The whole world is watching

Camera phones put law enforcement under surveillance

     Niche Web sites have sprung up that offer collections of user-generated videos related to encounters with law enforcement. One such site is, which promotes itself as a citizens' watchdog organization and functions as a clearinghouse for what it calls "police terrorism" videos. At this site and others, including YouTube, video viewers may leave comments for the next viewers to read. This creates a situation in which, rather than watching these videos in a vacuum free of influence, people who watch a video often read negative comments about it before and after viewing; they find themselves in an echo chamber, where their perceptions could be shaped and then reinforced by the comments of other viewers.

     Law enforcement professionals say that, whatever their feelings about being videotaped while they work, most officers are fully aware of the ramifications of how the Internet can be used to generate unfair judgment and publicity — and that fears about how they will be portrayed in videotape could, conceivably, affect their on-the-job decision-making. "The net effect becomes that officers see this stuff just like everybody else does, and they see the public questioning the field of law enforcement," says Weinblatt. "I do think officers are starting to second-guess themselves and think about what they should do."

     Wills goes further, voicing the concern many in law enforcement have about the possible interference of camera phones. "We're already behind the power curve in terms of the action-versus-reaction concept that we deal with," he says, "and [videotaping] might put us even further behind because now, if I'm an officer, I'm worried about somebody tape recording me or filming me. That might cause just that little bit of hesitation that's going to cause a cop to get hurt or killed."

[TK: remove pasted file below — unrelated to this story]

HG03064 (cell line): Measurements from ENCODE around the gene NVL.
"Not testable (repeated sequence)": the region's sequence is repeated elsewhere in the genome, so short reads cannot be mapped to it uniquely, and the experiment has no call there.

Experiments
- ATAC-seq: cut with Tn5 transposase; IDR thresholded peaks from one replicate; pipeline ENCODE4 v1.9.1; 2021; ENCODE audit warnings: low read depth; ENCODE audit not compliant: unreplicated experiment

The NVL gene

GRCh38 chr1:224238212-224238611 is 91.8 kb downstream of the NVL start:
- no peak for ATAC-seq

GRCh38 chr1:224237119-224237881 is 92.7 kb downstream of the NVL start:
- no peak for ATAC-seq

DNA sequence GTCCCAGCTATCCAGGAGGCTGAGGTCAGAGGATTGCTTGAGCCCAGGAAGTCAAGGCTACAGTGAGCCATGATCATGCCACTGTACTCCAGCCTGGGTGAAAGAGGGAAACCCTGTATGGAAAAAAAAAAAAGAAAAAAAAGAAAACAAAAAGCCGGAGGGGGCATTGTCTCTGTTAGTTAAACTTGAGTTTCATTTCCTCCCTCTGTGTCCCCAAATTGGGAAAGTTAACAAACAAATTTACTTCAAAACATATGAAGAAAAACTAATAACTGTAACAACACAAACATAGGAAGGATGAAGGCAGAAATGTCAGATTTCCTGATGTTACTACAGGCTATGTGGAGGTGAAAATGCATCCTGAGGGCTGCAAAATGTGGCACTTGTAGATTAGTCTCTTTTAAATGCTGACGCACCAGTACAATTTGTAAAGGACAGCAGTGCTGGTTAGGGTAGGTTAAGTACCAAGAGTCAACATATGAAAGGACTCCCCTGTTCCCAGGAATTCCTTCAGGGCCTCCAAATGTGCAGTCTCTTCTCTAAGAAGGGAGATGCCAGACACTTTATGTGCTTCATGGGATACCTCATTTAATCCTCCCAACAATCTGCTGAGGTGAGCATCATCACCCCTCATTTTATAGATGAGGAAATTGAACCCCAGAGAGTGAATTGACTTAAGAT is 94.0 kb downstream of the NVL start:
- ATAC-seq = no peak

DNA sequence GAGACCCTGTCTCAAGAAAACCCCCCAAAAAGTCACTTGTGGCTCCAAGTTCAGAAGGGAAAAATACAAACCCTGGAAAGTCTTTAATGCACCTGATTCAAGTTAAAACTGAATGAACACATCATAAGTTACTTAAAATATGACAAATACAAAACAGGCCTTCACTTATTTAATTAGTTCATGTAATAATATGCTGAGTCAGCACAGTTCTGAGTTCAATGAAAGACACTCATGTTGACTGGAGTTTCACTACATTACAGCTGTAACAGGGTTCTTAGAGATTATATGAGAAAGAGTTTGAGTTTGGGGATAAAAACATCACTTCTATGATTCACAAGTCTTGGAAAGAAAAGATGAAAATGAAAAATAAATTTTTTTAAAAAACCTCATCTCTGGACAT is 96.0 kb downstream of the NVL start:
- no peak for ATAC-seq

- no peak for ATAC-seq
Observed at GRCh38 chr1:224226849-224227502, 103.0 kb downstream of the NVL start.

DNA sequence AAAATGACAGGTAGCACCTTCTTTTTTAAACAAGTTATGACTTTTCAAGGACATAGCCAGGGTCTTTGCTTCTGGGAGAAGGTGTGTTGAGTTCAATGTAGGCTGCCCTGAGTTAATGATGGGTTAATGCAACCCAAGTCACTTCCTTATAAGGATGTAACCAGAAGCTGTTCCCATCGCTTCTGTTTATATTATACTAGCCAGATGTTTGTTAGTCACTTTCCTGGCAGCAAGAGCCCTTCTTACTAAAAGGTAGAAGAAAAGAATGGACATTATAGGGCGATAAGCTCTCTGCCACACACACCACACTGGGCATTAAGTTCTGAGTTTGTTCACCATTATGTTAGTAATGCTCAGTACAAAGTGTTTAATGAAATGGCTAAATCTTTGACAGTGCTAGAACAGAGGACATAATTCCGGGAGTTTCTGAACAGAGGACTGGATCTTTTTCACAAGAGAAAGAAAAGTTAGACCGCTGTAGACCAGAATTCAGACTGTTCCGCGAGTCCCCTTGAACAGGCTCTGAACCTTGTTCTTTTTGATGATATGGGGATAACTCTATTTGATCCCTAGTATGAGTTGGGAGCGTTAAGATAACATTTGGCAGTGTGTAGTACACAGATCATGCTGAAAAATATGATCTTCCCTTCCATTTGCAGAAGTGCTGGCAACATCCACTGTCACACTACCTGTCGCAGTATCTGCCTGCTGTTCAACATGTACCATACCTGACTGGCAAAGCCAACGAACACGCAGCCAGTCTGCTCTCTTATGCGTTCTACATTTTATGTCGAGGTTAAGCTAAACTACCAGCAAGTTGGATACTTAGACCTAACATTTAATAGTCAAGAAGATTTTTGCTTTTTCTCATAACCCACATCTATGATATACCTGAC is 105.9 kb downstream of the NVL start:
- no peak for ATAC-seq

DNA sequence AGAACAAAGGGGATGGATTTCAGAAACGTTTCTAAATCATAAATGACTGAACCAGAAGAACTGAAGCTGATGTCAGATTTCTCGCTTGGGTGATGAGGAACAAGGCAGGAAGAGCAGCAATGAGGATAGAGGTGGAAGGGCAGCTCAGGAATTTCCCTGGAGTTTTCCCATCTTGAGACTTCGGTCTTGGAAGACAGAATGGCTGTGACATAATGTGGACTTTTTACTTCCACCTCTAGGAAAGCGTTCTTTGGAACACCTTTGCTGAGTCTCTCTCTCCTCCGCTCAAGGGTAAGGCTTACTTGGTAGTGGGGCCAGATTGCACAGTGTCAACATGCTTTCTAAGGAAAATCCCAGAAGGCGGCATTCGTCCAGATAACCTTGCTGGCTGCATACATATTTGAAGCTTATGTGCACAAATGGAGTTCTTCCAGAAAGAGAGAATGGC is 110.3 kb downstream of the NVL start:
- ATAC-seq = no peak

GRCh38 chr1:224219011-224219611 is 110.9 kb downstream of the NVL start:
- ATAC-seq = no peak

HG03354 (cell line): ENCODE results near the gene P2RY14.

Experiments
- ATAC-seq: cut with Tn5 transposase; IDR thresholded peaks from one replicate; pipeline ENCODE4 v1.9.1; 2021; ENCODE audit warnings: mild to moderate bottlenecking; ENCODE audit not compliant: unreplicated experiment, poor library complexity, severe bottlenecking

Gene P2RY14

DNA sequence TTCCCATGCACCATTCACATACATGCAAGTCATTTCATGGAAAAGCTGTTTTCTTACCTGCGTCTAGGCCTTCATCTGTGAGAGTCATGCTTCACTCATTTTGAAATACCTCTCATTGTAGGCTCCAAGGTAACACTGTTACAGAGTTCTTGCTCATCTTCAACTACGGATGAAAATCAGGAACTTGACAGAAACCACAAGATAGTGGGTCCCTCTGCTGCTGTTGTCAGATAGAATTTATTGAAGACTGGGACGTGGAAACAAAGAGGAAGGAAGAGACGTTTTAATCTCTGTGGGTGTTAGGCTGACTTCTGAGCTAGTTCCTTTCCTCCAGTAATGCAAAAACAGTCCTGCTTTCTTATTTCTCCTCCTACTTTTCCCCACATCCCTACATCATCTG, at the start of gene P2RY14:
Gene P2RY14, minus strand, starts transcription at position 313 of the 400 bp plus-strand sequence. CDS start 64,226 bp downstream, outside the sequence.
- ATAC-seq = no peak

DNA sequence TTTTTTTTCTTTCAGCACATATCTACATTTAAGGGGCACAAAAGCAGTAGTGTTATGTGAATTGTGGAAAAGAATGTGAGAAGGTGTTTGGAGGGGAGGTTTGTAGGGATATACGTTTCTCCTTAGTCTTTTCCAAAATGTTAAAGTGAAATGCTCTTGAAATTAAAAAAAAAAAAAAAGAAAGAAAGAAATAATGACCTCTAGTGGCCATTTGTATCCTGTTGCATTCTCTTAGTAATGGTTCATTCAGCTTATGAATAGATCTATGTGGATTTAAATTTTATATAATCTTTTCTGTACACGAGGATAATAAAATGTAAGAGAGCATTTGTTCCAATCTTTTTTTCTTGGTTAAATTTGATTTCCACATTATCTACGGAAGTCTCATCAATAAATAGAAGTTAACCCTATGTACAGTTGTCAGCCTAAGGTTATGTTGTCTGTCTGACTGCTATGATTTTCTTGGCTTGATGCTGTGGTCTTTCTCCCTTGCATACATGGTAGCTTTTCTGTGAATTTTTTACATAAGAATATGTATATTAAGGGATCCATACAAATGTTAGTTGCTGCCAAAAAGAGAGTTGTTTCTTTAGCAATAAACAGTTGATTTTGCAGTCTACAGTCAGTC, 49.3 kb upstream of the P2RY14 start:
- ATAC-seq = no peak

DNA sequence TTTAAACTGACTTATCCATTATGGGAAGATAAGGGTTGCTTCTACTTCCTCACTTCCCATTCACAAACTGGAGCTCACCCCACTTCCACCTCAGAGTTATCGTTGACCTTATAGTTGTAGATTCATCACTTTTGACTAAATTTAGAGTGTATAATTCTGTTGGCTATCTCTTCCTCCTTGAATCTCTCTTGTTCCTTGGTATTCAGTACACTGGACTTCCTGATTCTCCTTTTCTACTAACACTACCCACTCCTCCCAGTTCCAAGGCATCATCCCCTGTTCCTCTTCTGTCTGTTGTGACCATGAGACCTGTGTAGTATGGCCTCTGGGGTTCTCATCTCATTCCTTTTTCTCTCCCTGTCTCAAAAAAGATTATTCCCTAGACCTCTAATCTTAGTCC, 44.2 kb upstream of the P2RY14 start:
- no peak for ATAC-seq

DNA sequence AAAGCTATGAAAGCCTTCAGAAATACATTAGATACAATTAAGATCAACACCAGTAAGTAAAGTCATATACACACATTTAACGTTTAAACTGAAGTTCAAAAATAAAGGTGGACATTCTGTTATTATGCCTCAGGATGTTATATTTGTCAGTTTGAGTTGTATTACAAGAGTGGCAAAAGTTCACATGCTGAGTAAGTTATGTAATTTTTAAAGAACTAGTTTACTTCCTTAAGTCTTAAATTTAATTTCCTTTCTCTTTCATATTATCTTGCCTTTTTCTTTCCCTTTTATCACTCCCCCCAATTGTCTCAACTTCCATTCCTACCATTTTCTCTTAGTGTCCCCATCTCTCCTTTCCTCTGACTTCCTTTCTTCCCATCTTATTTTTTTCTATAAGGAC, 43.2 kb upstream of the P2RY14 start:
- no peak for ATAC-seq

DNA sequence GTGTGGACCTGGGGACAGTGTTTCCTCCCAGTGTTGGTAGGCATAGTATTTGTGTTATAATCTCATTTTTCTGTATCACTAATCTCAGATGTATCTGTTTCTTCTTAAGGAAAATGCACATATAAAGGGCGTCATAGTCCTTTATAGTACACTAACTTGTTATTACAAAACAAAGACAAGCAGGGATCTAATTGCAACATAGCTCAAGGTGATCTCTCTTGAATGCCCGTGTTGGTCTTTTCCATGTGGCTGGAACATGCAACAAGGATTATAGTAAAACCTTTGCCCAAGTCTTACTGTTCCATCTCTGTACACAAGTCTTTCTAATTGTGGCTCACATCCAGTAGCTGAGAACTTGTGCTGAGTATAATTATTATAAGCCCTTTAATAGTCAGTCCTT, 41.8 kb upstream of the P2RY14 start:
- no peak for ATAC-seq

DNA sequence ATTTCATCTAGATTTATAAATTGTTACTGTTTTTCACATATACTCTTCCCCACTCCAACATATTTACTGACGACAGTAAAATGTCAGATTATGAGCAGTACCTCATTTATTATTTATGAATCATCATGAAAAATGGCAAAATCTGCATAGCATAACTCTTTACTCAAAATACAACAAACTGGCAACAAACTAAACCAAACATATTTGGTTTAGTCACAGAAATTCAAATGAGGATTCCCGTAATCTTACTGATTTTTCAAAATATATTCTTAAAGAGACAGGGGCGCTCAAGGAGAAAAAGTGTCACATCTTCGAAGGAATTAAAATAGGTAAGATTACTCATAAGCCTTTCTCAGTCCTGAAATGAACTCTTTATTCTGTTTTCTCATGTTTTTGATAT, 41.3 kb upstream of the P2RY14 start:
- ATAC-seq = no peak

The camera phone rules

     For all the concern about camera phones and anti-police videos, though, virtually all law enforcement professionals say they're here to stay and that the positives of the public's ability to record police officers on the job still outweigh the negatives. "I think, on balance, that it's a positive that there is this kind of capacity," says Boyd. "I think obviously there are contexts in which taping isn't appropriate because it amounts to an invasion of privacy or it interferes with a legitimate law enforcement activity."

     Wills notes that, while police officers do a public job in the public sphere and have little right to any expectation of privacy, many people will stop recording police officers if asked. "They know it has its limits," he says, "that fact that you can go out there and think that you can just, you know, film anything." Further, if the recording is capturing a criminal matter, Wills notes, officers might seize the camera to review it for evidentiary material.

     Boyd and others say that one basic of police work offers the most insurance against an exaggerated or misconstrued video — officers who make sure they are both familiar with their department's policies and complying with those policies, experts say, will be able to avoid many potential problems, including those that could show up on a video.

     In fact, says Ruffin, the widespread practice of videotaping law enforcement activities may ultimately contribute to a greater public understanding of police work. Even the videos that receive negative publicity, he says, "are a chance to make the public more aware of what police officers face every single day." He advises departments to go on the offensive and make sure their side of the story gets distributed via the same medium that the camera-phone videographers use. "YouTube can work for law enforcement as well," Ruffin says. "If you've got a story to tell, by all means record a clip and load it up to YouTube."

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